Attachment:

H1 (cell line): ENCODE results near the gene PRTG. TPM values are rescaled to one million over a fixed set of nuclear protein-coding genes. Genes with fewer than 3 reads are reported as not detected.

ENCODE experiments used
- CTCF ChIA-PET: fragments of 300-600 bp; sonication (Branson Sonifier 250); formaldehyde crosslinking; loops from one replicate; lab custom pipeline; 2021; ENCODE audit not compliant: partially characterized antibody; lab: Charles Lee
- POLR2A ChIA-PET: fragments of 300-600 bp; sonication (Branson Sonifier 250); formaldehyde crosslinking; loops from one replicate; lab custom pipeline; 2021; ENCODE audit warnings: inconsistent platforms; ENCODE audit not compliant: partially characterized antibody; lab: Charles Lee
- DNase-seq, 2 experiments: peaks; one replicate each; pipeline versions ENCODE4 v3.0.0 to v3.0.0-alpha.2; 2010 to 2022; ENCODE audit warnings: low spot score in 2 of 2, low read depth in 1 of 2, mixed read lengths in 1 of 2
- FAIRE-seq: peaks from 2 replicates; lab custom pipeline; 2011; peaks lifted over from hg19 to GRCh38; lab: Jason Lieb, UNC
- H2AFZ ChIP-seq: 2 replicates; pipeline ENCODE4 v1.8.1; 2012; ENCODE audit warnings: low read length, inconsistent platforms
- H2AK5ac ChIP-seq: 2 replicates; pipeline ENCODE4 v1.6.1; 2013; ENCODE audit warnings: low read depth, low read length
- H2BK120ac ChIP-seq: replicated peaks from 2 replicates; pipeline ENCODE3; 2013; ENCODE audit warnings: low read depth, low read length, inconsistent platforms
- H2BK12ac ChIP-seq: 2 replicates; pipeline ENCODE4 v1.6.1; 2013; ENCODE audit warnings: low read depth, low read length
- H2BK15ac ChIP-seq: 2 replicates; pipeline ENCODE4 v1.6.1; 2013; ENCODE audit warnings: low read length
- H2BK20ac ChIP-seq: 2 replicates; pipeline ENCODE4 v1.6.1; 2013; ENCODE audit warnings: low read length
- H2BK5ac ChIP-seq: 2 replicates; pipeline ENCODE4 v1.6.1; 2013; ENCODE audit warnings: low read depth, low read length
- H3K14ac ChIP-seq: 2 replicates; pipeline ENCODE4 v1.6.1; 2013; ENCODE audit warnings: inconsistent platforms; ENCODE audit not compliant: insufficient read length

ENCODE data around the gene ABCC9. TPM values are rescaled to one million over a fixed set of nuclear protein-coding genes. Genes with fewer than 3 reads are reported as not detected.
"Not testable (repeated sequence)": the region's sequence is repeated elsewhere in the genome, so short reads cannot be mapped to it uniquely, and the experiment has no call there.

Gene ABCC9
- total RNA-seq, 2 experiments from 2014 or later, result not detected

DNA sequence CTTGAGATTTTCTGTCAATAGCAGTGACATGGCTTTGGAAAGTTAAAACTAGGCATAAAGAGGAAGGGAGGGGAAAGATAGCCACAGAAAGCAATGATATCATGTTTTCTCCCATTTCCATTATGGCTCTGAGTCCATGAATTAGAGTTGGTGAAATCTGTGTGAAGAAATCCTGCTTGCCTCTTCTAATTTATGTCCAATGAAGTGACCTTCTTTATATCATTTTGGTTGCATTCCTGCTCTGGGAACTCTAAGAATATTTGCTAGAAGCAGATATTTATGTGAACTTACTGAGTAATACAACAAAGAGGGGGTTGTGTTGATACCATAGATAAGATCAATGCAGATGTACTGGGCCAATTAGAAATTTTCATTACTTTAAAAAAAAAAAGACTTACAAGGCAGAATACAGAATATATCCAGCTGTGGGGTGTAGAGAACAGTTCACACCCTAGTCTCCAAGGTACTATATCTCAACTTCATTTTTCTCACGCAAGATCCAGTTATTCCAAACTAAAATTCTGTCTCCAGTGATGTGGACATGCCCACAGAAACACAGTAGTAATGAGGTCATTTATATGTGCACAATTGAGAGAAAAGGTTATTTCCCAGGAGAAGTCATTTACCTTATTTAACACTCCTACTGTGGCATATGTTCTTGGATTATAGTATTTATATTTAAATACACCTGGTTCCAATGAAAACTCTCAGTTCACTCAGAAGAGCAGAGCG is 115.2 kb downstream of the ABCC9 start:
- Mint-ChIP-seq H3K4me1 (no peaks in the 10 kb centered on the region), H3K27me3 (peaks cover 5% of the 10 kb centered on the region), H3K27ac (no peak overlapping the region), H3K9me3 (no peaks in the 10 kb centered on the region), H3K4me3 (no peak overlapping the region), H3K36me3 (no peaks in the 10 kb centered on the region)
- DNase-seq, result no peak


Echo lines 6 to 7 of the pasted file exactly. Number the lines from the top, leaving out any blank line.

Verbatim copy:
- FAIRE-seq: peaks from 2 replicates; lab custom pipeline; 2011; peaks lifted over from hg19 to GRCh38; lab: Jason Lieb, UNC
- H2AFZ ChIP-seq: 2 replicates; pipeline ENCODE4 v1.8.1; 2012; ENCODE audit warnings: low read length, inconsistent platforms